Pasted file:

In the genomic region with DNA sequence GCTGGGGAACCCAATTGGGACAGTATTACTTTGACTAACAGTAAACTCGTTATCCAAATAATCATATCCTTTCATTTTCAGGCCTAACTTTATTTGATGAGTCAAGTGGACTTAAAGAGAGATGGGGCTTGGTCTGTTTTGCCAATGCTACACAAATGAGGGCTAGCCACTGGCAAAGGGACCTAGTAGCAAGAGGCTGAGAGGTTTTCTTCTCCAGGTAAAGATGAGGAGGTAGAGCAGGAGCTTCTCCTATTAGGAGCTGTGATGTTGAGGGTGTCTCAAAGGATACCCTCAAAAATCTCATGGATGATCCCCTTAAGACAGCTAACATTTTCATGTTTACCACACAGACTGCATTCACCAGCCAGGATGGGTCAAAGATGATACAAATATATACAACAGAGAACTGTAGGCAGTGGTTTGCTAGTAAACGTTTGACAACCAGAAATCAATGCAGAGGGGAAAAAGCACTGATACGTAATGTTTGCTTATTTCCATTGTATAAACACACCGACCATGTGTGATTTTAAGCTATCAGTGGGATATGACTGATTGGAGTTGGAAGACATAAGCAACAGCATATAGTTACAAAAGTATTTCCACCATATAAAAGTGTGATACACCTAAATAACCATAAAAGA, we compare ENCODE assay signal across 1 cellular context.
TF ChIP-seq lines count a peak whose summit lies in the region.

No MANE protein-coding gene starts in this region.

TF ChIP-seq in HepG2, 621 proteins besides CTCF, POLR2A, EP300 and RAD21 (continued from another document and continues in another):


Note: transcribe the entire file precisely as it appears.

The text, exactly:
In the genomic region with DNA sequence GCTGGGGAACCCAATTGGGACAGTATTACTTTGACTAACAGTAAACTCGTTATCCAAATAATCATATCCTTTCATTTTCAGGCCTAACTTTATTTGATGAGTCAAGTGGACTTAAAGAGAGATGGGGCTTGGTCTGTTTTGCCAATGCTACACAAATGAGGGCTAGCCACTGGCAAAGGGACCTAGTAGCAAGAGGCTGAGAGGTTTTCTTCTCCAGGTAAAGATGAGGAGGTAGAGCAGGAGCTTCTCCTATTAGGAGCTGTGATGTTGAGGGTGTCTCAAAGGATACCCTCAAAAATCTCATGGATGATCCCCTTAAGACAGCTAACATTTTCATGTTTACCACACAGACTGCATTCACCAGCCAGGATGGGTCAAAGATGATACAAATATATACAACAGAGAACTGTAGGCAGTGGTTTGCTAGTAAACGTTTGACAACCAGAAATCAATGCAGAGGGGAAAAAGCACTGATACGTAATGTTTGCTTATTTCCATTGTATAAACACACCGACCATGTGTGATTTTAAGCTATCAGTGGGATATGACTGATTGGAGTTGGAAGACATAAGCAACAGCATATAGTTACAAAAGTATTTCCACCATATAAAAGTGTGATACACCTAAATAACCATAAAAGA, we compare ENCODE assay signal across 1 cellular context.
TF ChIP-seq lines count a peak whose summit lies in the region.

No MANE protein-coding gene starts in this region.

TF ChIP-seq in HepG2, 621 proteins besides CTCF, POLR2A, EP300 and RAD21 (continued from another document and continues in another):